Perhaps you helped your spouse through school financially, or you stayed at home with the kids while your spouse obtained an advanced degree. Does that count for alimony / spousal maintenance purposes? What if you (or your spouse) don’t have the education necessary to get a reasonable job?
Alimony in Minnesota
During a Minnesota divorce, a court may award alimony to a spouse who lacks sufficient property to meet the standard of living he or she experienced during marriage; is unable to provide enough support for himself / herself through appropriate employment; or is taking care of a child who requires around-the-clock care.
A court may award temporary or permanent alimony. Oftentimes, courts will award alimony / maintenance for the amount of time necessary for the supported spouse to get the education or training he or she needs to obtain a job. This is often a positive solution for both parties – the alimony award is not permanent and the supported spouse is able to develop lifelong job skills.
Alimony factors: education
Courts have wide latitude in determining the length and amount of a spousal maintenance order. Under Minnesota’s maintenance law, they must consider a list of factors provided by the Minnesota Legislature, as well as any other “relevant factors.” Factors included in this list that impact training / education include:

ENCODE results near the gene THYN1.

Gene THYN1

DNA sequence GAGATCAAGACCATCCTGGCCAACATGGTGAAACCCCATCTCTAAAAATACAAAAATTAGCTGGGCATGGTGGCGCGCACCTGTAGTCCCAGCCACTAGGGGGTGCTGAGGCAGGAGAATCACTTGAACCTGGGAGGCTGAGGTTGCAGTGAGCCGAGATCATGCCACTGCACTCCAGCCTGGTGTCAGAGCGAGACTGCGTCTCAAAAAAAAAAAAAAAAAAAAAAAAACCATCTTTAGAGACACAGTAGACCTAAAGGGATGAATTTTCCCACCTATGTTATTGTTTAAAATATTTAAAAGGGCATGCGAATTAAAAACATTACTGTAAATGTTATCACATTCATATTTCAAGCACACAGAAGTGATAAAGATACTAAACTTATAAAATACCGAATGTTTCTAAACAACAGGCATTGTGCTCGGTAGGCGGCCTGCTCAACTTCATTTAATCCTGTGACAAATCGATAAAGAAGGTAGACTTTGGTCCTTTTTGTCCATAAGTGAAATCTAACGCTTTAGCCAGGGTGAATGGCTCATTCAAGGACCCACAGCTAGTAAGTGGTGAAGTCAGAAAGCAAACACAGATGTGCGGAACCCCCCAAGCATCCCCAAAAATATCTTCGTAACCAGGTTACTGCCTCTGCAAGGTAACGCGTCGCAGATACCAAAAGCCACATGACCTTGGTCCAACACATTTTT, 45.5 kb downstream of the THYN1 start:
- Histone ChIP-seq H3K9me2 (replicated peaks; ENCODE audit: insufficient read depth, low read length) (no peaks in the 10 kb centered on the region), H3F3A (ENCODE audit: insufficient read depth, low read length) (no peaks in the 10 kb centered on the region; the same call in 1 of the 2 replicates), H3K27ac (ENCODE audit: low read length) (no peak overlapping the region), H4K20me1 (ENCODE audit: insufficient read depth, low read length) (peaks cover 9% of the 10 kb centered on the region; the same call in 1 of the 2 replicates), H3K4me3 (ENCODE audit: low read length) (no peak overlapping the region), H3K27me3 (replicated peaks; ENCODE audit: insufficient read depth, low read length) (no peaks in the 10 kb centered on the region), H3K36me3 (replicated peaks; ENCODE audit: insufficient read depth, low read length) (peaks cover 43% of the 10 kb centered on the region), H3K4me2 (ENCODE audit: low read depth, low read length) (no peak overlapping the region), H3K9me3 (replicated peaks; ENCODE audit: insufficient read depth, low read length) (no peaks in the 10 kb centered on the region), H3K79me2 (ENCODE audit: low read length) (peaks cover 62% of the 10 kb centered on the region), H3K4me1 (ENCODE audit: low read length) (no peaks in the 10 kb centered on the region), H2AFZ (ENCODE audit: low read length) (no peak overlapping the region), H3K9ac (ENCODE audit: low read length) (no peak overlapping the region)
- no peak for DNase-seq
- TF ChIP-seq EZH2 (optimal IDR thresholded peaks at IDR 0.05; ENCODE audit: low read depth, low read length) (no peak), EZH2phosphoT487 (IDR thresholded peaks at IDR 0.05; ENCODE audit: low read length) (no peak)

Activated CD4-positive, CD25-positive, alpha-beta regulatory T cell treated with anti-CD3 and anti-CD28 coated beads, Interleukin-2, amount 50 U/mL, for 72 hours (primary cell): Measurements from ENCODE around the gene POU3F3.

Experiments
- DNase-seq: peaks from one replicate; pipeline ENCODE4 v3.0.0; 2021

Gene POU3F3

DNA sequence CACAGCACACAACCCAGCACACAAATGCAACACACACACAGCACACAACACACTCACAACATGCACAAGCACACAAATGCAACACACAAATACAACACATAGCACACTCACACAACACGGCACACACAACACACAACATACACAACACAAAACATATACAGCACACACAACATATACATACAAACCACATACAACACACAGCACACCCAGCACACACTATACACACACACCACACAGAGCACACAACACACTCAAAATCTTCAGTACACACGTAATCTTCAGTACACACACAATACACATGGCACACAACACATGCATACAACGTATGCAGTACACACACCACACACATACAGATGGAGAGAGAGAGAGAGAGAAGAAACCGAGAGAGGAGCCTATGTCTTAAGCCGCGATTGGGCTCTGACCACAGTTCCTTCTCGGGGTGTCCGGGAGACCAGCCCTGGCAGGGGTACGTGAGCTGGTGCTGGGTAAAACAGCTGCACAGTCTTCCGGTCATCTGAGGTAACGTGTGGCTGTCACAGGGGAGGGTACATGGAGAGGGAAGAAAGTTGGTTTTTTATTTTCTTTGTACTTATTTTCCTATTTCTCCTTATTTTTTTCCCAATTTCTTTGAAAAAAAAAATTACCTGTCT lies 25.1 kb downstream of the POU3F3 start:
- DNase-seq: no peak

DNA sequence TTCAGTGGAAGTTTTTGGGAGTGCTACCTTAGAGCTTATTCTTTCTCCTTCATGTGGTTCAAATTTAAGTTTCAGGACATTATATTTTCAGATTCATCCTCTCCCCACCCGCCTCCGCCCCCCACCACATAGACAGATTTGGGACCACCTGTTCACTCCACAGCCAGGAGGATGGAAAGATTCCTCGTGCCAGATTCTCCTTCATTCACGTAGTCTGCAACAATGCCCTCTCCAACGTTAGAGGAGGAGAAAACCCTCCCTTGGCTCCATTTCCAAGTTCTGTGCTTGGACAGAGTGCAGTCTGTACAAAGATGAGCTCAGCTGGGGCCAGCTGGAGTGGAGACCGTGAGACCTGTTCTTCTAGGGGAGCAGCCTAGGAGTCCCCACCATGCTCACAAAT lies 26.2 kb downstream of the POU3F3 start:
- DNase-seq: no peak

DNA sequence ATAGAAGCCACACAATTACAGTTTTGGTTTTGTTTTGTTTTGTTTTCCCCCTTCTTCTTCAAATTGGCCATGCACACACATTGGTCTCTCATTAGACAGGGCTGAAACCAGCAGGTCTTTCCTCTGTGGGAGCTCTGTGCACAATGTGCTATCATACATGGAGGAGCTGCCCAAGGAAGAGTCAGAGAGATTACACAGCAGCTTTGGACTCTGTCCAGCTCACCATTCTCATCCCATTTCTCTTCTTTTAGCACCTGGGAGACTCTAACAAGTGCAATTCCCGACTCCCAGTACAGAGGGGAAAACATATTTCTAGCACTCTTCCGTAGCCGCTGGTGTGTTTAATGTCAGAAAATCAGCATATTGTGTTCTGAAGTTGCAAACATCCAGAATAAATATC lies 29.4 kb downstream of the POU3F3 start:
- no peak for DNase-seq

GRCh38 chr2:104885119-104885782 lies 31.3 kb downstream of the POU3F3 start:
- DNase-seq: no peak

- “The time necessary to acquire sufficient education or training to enable the party seeking maintenance to find appropriate employment, and the probability, given the party’s age and skills, of completing education or training and becoming fully or partially self-supporting;
- “The duration of the marriage, and, in the case of a homemaker, the length of absence from employment and the extent to which any education, skills, or experience have become outmoded and earning capacity has become permanently diminished;
- “The loss of earnings, seniority, retirement benefits, and other employment opportunities forgone by the spouse seeking spousal maintenance;
- “The contribution of a spouse as a homemaker or in furtherance of the other party’s employment or business.”
As you can see, when determining alimony / spousal maintenance, Minnesota courts must take into account a spouse’s contribution to the other’s education as well as a spouse’s ability to obtain a job.
Source: Minnesota Office of the Revisor of Statutes, Section 518.552, “Maintenance,” Subd. 1 and 2, 2011.